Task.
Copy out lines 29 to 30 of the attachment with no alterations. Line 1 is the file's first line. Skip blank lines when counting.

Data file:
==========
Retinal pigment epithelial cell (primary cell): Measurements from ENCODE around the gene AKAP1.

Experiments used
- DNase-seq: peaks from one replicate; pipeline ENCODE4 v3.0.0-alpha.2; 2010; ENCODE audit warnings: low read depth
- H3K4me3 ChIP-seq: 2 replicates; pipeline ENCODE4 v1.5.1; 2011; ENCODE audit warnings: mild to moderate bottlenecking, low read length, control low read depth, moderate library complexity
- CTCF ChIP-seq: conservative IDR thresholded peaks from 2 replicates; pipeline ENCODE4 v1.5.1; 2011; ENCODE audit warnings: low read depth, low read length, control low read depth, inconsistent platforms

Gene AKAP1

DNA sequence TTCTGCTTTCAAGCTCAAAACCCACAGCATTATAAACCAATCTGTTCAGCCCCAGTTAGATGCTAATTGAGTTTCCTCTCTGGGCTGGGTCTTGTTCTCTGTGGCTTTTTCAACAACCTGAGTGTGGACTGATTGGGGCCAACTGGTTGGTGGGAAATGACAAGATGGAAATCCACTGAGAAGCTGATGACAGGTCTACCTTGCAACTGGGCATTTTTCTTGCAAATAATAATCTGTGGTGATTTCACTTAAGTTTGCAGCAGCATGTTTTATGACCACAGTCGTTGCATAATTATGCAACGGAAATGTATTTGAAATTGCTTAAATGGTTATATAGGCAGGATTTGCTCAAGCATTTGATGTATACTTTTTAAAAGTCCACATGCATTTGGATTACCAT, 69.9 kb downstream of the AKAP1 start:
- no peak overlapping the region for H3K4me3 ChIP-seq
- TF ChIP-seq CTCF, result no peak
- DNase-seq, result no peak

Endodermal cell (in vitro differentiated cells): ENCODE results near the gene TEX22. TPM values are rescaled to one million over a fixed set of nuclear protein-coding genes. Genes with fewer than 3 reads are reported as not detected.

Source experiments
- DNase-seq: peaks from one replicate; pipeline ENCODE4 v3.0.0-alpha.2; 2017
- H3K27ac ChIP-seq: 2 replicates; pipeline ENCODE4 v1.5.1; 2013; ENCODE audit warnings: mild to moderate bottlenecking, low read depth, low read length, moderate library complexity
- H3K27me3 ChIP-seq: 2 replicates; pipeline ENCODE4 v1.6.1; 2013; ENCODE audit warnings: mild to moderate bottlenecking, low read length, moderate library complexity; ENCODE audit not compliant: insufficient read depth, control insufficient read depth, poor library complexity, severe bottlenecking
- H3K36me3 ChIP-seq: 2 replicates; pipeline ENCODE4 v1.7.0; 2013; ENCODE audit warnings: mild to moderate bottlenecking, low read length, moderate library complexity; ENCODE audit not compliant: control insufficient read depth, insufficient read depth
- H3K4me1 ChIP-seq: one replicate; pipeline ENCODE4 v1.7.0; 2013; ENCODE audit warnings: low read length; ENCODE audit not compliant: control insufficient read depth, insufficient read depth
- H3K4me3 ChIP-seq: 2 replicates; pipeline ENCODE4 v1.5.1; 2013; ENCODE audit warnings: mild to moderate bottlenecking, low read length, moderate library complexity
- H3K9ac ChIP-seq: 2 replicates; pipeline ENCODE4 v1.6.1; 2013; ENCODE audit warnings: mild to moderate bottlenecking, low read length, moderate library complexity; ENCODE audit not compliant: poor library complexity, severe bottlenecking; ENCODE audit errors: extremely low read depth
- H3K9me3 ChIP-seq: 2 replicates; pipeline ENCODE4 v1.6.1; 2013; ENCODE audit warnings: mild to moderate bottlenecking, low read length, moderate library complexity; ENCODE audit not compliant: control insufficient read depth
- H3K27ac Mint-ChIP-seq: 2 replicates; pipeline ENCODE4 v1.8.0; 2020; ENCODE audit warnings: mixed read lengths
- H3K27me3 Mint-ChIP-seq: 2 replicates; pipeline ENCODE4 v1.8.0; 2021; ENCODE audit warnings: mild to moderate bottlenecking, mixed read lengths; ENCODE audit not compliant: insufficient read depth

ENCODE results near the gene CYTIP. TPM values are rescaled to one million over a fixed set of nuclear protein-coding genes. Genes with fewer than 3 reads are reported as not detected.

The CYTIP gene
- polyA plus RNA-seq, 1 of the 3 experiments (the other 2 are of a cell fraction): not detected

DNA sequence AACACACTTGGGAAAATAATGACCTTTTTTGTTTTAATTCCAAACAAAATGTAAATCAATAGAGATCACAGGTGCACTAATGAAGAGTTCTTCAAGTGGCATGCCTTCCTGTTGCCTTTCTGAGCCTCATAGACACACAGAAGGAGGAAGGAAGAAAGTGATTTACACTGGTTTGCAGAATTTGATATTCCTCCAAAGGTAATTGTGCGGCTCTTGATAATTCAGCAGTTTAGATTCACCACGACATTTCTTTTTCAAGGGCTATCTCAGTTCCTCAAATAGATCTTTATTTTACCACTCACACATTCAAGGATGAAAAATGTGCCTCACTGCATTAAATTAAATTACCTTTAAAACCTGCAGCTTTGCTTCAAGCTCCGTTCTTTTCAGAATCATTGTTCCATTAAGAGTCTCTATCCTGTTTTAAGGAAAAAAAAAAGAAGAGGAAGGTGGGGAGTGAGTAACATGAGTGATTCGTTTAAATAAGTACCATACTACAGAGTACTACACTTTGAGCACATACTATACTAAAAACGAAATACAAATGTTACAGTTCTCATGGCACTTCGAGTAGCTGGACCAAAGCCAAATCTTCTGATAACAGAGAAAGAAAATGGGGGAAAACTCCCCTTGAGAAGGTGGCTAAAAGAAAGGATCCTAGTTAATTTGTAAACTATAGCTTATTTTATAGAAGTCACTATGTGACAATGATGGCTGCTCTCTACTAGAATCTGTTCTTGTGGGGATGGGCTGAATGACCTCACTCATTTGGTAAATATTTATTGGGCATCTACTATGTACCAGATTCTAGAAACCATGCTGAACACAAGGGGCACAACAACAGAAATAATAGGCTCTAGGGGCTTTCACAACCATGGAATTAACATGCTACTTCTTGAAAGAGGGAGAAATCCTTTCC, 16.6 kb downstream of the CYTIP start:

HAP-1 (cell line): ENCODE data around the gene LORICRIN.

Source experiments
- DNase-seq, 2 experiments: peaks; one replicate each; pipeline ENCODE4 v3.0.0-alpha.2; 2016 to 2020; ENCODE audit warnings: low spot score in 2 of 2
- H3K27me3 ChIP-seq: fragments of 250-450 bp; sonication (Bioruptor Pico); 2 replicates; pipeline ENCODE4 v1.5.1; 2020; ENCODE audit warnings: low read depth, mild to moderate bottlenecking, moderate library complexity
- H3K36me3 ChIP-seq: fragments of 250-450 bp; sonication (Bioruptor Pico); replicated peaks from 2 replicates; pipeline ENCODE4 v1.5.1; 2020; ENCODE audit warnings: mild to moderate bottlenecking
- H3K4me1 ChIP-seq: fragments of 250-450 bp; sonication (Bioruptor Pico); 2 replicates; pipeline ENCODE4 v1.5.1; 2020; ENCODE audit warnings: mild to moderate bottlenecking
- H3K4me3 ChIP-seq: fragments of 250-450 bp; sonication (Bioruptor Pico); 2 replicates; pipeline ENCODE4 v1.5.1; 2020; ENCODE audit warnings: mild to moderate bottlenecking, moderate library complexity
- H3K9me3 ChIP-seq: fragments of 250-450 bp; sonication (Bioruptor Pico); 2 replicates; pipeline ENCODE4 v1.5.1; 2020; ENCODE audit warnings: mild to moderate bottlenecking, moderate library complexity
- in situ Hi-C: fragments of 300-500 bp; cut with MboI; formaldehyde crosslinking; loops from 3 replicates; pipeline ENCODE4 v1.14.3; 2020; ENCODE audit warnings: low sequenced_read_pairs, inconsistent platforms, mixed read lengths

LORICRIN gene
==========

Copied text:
- DNase-seq, 2 experiments: peaks; one replicate each; pipeline ENCODE4 v3.0.0-alpha.2; 2016 to 2020; ENCODE audit warnings: low spot score in 2 of 2
- H3K27me3 ChIP-seq: fragments of 250-450 bp; sonication (Bioruptor Pico); 2 replicates; pipeline ENCODE4 v1.5.1; 2020; ENCODE audit warnings: low read depth, mild to moderate bottlenecking, moderate library complexity